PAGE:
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Welcome to My Jungle - December, 2015

Growing giant vegetables usually takes some extra effort, but sometimes Mother Nature provides just the right conditions for some crops to exceed normal growth expectations. Take turnips for example. Normally, turnip are harvested as they reach the size of a tennis ball or slightly larger up until soil freezing. This ensures reaching peak flavor and maintaining a smooth internal texture. Like many root crops, turnips can get woody as they age—usually due to environmental factors such as uneven soil moisture and higher than optimal temperatures. Dwayne Nickle, Master Gardener for the Madison-Monroe-St Clair Unit, had a crop of turnips this year with some real superstars, a couple reaching the seven pound mark! And according to Dwayne, they still have a nice texture with no woodiness. Needless to say, Dwayne had plenty to share throughout the community.

When contemplating additions to your landscape next year, don't forget to include winter interest plants. And December is a good month to take notice of plants others have planted for winter interest for additional ideas. Winter interest includes characteristics like berries, interesting seed heads, colorful and/or peeling bark, or leaf retention. Golden Privet, Ligustrum 'Vicaryi' is an example of a fragrant medium to large shrub that retains its leaves well into winter. The interesting feature of this plant is that the tips of the plant are always brushed golden, to which it derives its name, regardless of time of season; from the green of summer to a deep muted burgundy of winter.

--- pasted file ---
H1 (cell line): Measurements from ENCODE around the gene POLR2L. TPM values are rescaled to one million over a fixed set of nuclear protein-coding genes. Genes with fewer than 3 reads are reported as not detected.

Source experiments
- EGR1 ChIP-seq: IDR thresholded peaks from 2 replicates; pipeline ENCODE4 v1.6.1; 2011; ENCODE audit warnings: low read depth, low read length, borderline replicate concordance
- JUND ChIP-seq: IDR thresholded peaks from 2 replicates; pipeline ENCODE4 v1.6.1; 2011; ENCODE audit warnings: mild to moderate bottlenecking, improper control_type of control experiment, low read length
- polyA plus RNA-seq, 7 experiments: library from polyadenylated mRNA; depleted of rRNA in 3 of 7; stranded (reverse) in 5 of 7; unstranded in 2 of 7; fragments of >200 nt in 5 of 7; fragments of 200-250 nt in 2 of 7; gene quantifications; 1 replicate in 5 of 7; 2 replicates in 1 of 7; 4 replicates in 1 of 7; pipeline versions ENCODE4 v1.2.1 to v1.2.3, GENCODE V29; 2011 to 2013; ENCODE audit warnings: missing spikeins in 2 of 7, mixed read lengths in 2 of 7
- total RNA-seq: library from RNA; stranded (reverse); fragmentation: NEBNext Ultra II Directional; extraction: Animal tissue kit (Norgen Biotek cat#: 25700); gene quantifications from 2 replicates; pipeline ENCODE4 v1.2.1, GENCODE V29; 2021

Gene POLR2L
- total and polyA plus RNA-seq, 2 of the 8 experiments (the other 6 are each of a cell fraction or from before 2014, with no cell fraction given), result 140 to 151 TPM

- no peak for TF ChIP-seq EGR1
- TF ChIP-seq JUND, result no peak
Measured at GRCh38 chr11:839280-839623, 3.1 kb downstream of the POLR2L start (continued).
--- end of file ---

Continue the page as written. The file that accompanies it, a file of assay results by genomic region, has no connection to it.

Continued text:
Persian Ironwood, Parrotia persica is a small tree (or a large multi-stemmed shrub) that also retains its leaves well into winter in the hue of butterscotch. This witch hazel relative has reminiscent leaves of its cousin and is well suited to a smaller space due to its relatively narrow upright growth. In addition, it has been selected by Missouri Botanical Garden as a Plant of Merit for its outstanding quality and dependable performance for the lower Midwest.

Judd Viburnum, Viburnum x juddii is usually planted for its spring floral display and intense fragrance, but it also provides excellent fall color that is retained well into winter. And like the previous two plants mentioned, due to retained leaves, birds flock to this plant just as they would conifers or holly for protection against harsh conditions.

Hellebore, Helleborus spp. really stand out in a winter garden because they are essentially evergreen. Not really though; it just seems that way because new leaves continually form in the crown of the plant while dying leaves are pushed to the bottom of the plant somewhat obscuring them from view. A spring task it to clip away all the old leaves. During summer, hellebores provide texture to the garden but are essential green like most everything else. But in the winter, they really stand out because few if any herbaceous perennials go through winter with fully expanded green leaves. And to even further gild the lily so to speak, hellebores "start" blooming in the middle of winter and peak in late spring.

Another consideration in terms of plant characteristics to select for is winter "feed" value. A number of plants if top-growth residue is left in place provides seed to birds and other wildlife over the winter months. The most popular choices for birds include most of our native plants, including Coneflowers/Echinacea spp. and Black-eyed Susans/Rudbeckia spp. So spend a little time researching other plants that not only provide food for wildlife over the winter months but also winter habitat for wildlife and insects as protection against harsh winter weather. You'll find yourself leaving more and more residue in place as a way to help support a more diverse living community